Bigger than better?

A slightly belated iPhone 6 Plus review


The iPhone 6 Plus is a jumbo, comically huge smartphone. If Apple’s product portfolio were a clown outfit, the iPhone 6 Plus would be the bright red, obnoxious oversized shoes. It doesn’t fit in some front pockets, it sticks out of nearly everyone’s back pockets, and people will notice it and it will illicit reactions, at least while it’s still new and kind of foreign looking.

In fact, I would say that the iPhone 6 Plus is larger than I expected. I’m even one of those guys who went ahead and made scale paper cutouts of each size iPhone 6. It’s certainly a larger smartphone than I ever expected to own, and the size did come as a bit of a shock at first. But once you get past the sheer largeness of the 6 Plus, you can begin to evaluate it on better merits- ones not impeded by the initial “oh my God this is ridiculously large”. After a couple of weeks with the iPhone 6 Plus, I think I have enough familiarity to say some things with certainty. This is the official Haverzine iPhone 6 Plus review.

Read more to hear my take on Apple’s ginormous, huge iPhone 6 Plus.

While every iPhone since the 2010 iPhone 4 has featured a design with sharp, chamfered edges, the iPhone 6 series eschews this aesthetic for rounded sides. This is much more reminiscent to the original iPhone, complete with long “pill” shaped volume buttons and an aluminum back – though without the black plastic strip of the original. The new design language looks amazing, making the last couple of iPhones seem instantly dated by comparison. But like many things we’ll find in the iPhone 6 Plus, this is a compromise. The smooth, rounded sides may look amazing and feel impressive, which is highlighted by the way the glass seamlessly melts into the back aluminum of the phone, the new aesthetic does make the iPhone 6 series slippery to hold. This is especially apparent in the iPhone 6 Plus, where the sheer size and top-heavy nature of this phone makes holding it all the more difficult. I usually prefer using my iPhones without a case (although my klutzy nature has led to some disasters), but the iPhone 6 Plus really does feel best when paired with a case. I myself use a silicone Apple brand case to avoid dropping incidences, and paired with that, it feels really fantastic.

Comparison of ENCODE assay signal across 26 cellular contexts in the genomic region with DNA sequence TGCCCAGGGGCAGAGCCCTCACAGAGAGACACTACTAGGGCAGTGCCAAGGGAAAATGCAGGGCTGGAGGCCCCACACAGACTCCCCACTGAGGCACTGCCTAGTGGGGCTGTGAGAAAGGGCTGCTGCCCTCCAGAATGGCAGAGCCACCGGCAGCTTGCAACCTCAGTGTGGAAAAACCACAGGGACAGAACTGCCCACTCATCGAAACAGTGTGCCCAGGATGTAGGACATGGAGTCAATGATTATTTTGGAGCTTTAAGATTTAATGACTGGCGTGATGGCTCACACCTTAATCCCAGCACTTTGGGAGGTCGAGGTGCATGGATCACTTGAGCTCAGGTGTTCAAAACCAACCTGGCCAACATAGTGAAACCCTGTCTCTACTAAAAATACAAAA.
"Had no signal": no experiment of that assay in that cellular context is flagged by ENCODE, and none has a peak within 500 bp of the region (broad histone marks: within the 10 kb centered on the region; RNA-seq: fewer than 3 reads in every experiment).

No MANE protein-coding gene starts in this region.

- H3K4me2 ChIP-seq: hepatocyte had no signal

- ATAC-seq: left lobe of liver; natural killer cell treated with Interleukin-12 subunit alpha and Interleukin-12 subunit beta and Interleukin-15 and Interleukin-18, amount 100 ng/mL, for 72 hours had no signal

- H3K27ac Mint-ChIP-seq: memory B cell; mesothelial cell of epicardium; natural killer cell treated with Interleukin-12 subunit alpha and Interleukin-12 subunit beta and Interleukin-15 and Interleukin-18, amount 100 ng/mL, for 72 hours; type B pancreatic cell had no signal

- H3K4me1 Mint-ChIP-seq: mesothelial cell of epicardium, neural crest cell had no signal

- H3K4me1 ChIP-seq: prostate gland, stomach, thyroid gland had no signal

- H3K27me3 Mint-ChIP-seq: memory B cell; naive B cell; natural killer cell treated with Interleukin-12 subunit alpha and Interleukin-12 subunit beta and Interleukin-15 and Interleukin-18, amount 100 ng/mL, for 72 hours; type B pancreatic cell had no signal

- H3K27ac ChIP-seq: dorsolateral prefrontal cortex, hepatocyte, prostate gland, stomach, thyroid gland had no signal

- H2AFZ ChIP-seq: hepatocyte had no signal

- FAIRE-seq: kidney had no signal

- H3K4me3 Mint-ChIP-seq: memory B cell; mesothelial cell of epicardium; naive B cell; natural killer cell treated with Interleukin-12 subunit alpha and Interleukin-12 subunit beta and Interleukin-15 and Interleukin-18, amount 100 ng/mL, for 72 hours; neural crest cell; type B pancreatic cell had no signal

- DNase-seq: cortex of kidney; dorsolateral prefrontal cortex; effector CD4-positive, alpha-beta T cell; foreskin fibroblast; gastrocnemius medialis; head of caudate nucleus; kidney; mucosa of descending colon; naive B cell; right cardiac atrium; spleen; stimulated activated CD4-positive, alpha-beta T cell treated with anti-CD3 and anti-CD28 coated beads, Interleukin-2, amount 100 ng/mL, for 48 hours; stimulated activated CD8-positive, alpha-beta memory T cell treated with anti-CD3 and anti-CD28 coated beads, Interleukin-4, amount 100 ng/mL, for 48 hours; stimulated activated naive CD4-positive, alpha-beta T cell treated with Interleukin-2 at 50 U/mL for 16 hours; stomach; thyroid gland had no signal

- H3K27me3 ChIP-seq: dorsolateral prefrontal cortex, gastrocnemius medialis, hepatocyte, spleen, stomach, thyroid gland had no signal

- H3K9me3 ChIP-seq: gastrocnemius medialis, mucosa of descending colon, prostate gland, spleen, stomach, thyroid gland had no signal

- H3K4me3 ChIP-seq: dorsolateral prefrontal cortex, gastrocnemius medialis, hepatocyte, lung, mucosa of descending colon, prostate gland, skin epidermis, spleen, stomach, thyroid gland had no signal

The drawback to this is that you’re stuck hiding the potential beauty of your new iPhone behind a case. But then, maybe there are a few of you who might actually prefer that. While iPhones have traditionally been compared to works of art, the iPhone 6 series’ new design has garnered a more mixed reaction. Most of the criticism seems to be pointed at the iPhone 6’s “seams”, which are breaks in the aluminum body to allow for better cellular reception. While these seams fit into the iPhone 4 and iPhone 5, they do look somewhat of place on the iPhone 6, mostly because of their significant lighter color when compared to the rest of the body (this appears least pronounced on the Silver model). Apple could have solved this problem by filling the top and bottom parts of the back with glass, like they did on the iPhone 5 series, which may have looked better. I don’t really see this as a big deal; I would never describe the iPhone 6 Plus as ugly, I would just say that it’s not quite so beautiful – still a significant departure for Apple.

Then there’s that other controversy – you know the one. Let’s call it camera-bulge-gate. Yes, the iPhone 6 series’ camera bulges out of the back of the phone. Yes, it is annoying, and yes it does make using the iPhone flat on the table a bit more difficult. But this too is a compromise. The iPhone 6 Plus is incredibly thin, to the point where it’s almost hard to believe that there is an entire, powerful computer in there. But to achieve that thinness, Apple had three choices when it came to the camera. It could have sacrificed camera performance and made the camera sit flush with the iPhone – which, let’s be honest, would have satisfied no one. It could have made the iPhone’s body a bit thicker, which would have been an acceptable but not very Apple-like solution (it would have also added some bulk to the already large iPhone 6 Plus). Or, it could have included a vastly improved camera and made it bulge out of the body a little bit. Apple chose the last option. It wasn’t an easy choice, and I’m not sure if they made the right one. But the camera bulge isn’t horrible, and I’ve found that with a case on it’s a non-issue.